Yeah, it’s only June but somehow I’ve managed to get through two dozen books since we ticked over into 2021. I tend to read mostly fiction, but now and then I’ll make it through a nonfiction work that was worth the time. So let me start with one of the two nonfiction books I’ve read this year.
The Wim Hof Method, Wim Hof. Suggested by a tradeshow colleague several months ago, I picked it up and let it sit on my shelf for a few months before finally getting around to it. Glad I did. Wim’s story is fascinating, as is his method of deep breathing and cold immersion or cold showers as a way of improving or maintaining your health. I think my initial resistance was, ‘nah, not gonna take cold showers. Not gonna happen.’ Funny thing, I read the book, gave it a try, along with the daily round of deep breaths which also incorporates holding your breath, have now done those basic practices for nearly two months. I’ll probably keep them up because they make me feel good and they’re easy to do. I’m up to 2-3 minutes of cold water showers at the end of a regular shower, and I’ve managed to hold my breath after deep oxygenation practice for up to two-and-a-half minutes, which kind of blows my mind. Highly recommended.
“Love Me Do: The Beatles Progress” by Michael Braun was originally published in the early 60s and then went out of print for some time. It’s a fascinating look at the six-week 1963 tour by the Beatles written by someone who had access to the group before they became world famous. It’s an unvarnished look at the Fab Four as they smoked, drank, swore and tried to make their way through a hectic music world before everything changed. If you’re a Beatle fan, don’t miss it.
Lots of fiction:
Jack Reacher by Lee Child and Andrew Child. I finished “The Sentinel” a couple of months ago. Last I checked, it’s the most recent book, number 25, in the series. Written by Lee Child and his younger brother, who is planning to take over the franchise character, it’s a well-done potboiler in the same vein as the others.
“The Night Fire,” by Michael Connelly is a Harry Bosch / Renee Ballard detective book. I’m nearing the end of this series as well, although Connelly is so prolific with his main characters – Bosch, Renee Ballard and Mickey Haller, Jack McEvoy , Terry McCaleb and more – that it’s hard to keep up. He’s a good and enjoyable writer.
David Baldacci’s “The Innocent” and “Zero Day.” Thrillers that keep you turning the pages, mostly in the legal or suspense world. He wrote “Absolute Power,” published in 1996 that was turned into a Clint Eastwood movie, which kicked his writing career into high gear. I’ve only read these two books by Baldacci and look forward to reading more.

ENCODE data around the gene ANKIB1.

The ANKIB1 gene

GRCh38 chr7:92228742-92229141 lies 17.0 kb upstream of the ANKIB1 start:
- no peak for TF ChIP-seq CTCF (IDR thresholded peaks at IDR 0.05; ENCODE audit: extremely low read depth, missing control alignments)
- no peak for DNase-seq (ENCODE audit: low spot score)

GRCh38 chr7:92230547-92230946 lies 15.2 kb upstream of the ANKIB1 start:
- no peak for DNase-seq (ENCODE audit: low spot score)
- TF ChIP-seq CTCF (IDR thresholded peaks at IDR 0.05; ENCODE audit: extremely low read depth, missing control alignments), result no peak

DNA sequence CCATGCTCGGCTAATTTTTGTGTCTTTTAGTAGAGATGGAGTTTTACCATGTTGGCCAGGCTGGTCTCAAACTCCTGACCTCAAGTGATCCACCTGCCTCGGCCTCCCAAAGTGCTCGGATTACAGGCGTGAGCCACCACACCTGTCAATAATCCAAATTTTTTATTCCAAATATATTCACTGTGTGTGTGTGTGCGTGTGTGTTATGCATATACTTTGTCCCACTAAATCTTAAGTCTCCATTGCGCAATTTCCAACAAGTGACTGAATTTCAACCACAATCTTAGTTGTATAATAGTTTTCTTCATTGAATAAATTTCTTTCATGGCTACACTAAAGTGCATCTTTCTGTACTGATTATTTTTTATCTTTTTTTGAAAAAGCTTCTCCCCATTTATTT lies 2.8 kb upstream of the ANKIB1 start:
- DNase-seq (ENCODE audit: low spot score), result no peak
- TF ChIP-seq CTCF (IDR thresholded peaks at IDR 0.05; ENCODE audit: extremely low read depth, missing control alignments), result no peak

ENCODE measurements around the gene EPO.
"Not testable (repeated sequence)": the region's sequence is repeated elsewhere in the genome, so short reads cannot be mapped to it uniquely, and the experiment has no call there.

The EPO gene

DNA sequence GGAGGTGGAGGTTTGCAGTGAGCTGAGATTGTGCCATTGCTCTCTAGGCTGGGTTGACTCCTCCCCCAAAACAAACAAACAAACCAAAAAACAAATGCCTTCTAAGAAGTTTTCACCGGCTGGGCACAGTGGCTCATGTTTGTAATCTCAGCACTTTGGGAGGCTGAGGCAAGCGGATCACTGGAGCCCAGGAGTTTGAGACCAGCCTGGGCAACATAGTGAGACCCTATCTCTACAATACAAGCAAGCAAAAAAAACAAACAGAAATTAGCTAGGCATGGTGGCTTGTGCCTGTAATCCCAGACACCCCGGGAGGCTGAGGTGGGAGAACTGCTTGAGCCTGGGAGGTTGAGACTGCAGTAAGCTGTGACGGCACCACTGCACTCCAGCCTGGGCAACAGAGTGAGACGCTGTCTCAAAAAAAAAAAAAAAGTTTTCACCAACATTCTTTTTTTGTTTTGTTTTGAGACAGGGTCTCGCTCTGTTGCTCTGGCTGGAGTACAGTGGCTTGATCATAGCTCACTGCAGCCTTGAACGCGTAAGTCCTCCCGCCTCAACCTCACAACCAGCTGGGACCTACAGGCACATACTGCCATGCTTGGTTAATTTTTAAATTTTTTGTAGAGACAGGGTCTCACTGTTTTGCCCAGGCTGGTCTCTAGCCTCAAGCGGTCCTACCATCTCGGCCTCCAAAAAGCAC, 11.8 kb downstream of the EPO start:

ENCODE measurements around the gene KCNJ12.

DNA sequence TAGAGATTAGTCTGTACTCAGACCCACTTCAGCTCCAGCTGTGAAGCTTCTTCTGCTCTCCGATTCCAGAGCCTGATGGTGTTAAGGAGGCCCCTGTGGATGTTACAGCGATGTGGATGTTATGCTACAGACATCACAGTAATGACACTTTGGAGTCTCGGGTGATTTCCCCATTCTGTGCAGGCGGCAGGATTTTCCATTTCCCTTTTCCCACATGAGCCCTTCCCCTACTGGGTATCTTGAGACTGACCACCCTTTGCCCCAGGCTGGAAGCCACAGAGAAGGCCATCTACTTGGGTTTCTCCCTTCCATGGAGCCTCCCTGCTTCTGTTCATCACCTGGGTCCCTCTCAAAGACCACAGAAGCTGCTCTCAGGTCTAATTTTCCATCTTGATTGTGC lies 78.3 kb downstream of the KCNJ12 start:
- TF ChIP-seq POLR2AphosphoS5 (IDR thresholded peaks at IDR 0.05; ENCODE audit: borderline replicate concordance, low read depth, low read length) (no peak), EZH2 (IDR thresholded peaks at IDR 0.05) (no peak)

Stephen King’s “Mr. Mercedes” trilogy, which includes “Finders Keepers” and “End of Watch.” Just wrapped up the last book this week and am quite in awe of how imaginative of a storyteller King is. He burrows into characters’ psyches more effectively than most writers, which makes them good page-turners as well. After viewing the two seasons of the TV series based on “Mr. Mercedes,” I decided to read the trilogy. Glad I did, really enjoyed them.
Dean Koontz is another prolific writer with so many books out there that it’s hard to figure out which to read. I picked up one of the Jane Hawk series and ended up reading a couple of them and plan to read more. Another fascinating writer that is great at setting a scene and the inner workings of his characters. “The Night Window” and “The Forbidden Door” sizzled all the way through.
“2034: A Novel of the Next World War” was mentioned on a TV show, and I was so intrigued by the concept I picked it up. It doesn’t disappoint. Written by Elliot Ackerman and Admiral James Stavridis, it portrays a future world where China and the US butt heads in cyberspace and with nukes. Not pretty, but extremely realistic and plausible that something like this could happen. Worth a read.
“Tell No One” By Harlan Coben. Picked this up at a garage sale. I’ve read one other book by Coben, and seen at least one or two TV series based on his books. Thriller to the max, well worth it.
I also read several Kindle books. As an Amazon Prime member, you get to choose a few Kindle books for free each month. These tend to be a little shorter and off the beaten path, so it doesn’t take me long to get through them. But I’ve stumbled onto several well-written and worthwhile books, including the following:
“Her Last Breath” by Hillary Davidson: a fraught family is falling apart after one of the girls dies under mysterious circumstances. This brought several OMG moments. Extraordinarily well-written.
“The Girl Beneath the Sea” by Andrew Payne. One of a series of a diver cop in Florida that stumbles on the body of a young girl dumped in a waterway.
“The Eighth Sister” by Robert Dugoni. Russia vs US spy novel.
“Beneath Devil’s Bridge” by Loreth Anne White. A thriller about a true crime podcaster that follows a man who two decades previously had confessed to a brutal killing. Lots of twists and surprises. Also very well written.
“True Fiction” by Lee Goldberg. An author is pursued by the FBI and criminals after his fictional scenario about crashing a plane into Waikiki actually comes about. Clever and fast-paced.
“The Tracker” by Chad Zunker. A young political ‘tracker,’ someone who follows a candidate and videotapes everything they do hoping to catch them in a gaffe or worse, is in the crosshairs of criminals and law enforcement after he witnesses a murder. Fun read.